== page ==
“It is dangerous. I do not want you to have it. I want to eat you for killing my husband,” she said, her hair turning to fire, eyes glowing fiercely. She opened her hand, palm downward over the table, and it was crushed to splinters by an unseen force with a loud crash, sending the remaining food and wine everywhere.

  “But I will let you keep it, and your life, if you honor me. Give me the little girl to eat in your place, and I will tell you where your woman has gone. I know you seek her. Pray to me and no other god for the rest of your days, and I will forgive, and take you into my bosom when you finally die.”

  She wanted to eat Garbi? Did she mean that literally? Feigning a gruffness that concealed his growing terror, he said, “I’ve killed more men than I can count. Which one was your husband?” He could do nothing but stall for time, even though the pressure of her presence had almost broken him.

  “You called him Tartalo. His name was Sugaar Man-Serpent, once, and he was beautiful and strong,” she said. The fire of her hair died out, leaving ashes which fell in a constant stream to the floor. “His were the storms of the air, and the winds, and the delicious sunlight. His domain was taken, and he became a dead thing like the others.”

  Androkles wondered if he should try and attack her, or run for the door. Her pressure was growing stronger, or he was growing weaker; either way, his nerve was going to slip soon.

  “The little girl was his present for me. I want her. Let me eat her,” she said, eyes blank pools of blood.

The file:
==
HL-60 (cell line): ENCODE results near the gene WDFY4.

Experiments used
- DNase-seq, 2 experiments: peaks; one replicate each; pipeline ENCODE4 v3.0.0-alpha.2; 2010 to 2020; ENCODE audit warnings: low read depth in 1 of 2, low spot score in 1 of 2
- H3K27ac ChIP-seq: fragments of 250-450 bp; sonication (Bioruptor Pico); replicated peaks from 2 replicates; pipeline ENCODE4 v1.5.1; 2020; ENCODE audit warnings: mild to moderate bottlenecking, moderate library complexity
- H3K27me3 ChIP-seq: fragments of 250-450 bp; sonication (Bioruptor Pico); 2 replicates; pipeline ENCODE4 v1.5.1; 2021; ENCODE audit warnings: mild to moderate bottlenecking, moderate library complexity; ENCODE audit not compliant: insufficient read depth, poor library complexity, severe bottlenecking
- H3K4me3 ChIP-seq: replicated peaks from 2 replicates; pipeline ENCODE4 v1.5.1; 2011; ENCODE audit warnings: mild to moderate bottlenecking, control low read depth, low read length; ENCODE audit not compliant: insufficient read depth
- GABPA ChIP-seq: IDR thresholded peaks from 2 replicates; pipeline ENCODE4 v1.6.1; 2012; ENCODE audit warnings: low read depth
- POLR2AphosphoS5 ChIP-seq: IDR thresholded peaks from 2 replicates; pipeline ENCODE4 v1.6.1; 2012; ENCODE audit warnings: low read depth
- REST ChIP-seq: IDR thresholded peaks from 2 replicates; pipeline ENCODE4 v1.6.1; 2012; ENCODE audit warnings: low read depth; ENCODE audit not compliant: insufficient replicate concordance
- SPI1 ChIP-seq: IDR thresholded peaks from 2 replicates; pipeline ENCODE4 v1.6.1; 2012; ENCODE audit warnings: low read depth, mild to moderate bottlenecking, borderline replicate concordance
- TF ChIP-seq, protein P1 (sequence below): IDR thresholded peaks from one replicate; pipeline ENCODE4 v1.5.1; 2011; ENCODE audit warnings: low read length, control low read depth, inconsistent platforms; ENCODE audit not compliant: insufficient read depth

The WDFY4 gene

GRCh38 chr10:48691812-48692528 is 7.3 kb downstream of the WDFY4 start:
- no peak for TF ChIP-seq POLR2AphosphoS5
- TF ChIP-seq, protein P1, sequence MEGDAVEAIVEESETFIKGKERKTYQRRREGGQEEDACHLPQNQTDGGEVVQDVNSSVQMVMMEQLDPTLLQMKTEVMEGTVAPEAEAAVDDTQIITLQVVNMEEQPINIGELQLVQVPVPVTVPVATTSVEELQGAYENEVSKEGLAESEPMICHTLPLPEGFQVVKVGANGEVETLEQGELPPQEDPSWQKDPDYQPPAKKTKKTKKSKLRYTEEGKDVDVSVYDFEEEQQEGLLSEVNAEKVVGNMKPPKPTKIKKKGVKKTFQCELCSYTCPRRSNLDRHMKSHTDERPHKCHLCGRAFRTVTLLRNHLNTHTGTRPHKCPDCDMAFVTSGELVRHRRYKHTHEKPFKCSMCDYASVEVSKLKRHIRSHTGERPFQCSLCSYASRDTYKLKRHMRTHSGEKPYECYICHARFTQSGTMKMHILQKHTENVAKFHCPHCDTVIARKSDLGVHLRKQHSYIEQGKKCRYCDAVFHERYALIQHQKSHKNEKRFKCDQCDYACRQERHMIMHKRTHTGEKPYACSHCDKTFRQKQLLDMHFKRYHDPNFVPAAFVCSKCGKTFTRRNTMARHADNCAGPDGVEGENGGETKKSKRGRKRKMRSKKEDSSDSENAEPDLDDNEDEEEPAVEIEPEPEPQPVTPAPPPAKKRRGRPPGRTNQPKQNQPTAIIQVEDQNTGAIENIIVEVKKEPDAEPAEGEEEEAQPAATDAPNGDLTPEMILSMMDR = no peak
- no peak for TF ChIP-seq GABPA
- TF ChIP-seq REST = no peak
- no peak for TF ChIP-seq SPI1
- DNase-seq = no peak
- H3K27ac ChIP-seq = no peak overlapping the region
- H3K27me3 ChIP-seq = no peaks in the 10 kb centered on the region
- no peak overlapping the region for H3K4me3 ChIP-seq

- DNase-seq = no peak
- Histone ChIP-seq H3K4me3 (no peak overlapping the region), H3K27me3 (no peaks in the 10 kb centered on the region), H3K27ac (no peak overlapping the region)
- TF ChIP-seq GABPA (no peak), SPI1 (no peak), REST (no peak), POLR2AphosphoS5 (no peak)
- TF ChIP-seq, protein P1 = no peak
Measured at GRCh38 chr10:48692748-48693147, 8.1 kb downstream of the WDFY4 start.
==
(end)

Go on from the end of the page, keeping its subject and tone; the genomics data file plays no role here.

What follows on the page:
“What do you mean ‘eat her’? Actually eat her?” he asked.

  She laughed again, her voice like roaring wind and crying animals. “I eat and grow stronger. Strong enough to challenge them. It is quicker than they like. I have eaten many, and I will eat many more. That is why he sends you. He does not like it when I eat them.”

  Androkles, with all the courage he had left, lowered his spear and pointed it at her throat. He dug deeply into his anger, and gathered the entirety of his killing intent. It almost surprised him as it came fiercely and strong, full of indignation and resentment. His intent felt like justice distilled, somehow. Powerful. His own intent seemed to push hers away, changing the balance between them. He declared, “She is mine, not yours. I will not give her to you.”

  She laughed again. “He will hide Della from you forever. You are a toy to him.”

  “I will find her. Now be gone from here, or I will be called Godslayer!”

  All amusement vanished from her countenance, and her skin turned black and cracked open, glowing in between like coals. She growled from deep in her chest, a fearsome sound like a tiger watching its prey. “You will watch me eat the girl. But first, I will eat the boys, both of them. I will cover your way with hedges and vines, and guard it with wolves and bears. I will find the boys she hides from me, even though she gave me her firstborn. And I will eat them, slowly, starting with their ears and fingers, and rejoice in their agony. It will make me strong. You will hear their screams, and know your helplessness. Then I will rip the girl from your arms and eat her slowly and rejoice in her agony, which will make me strong. Only then will I eat you. Slowly. And rejoice in your agony, which will make me strong.” She looked around the room and said, “Then I will punish my children with fire and ferocious beasts for giving you honor. And they will give me many children, and I will eat them, and rejoice in their agony, and it will make me strong. Then will I forgive them. I am always forgiving. I am their mother, Mari.”

  She held up her right hand, which ignited and burned with incredible heat. “Now see the beginning of my punishment!” A ball of flame appeared, hovering just over her palm, growing ever larger.


A note from Ryan English

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About the author

Ryan English

  • Brigham City, Utah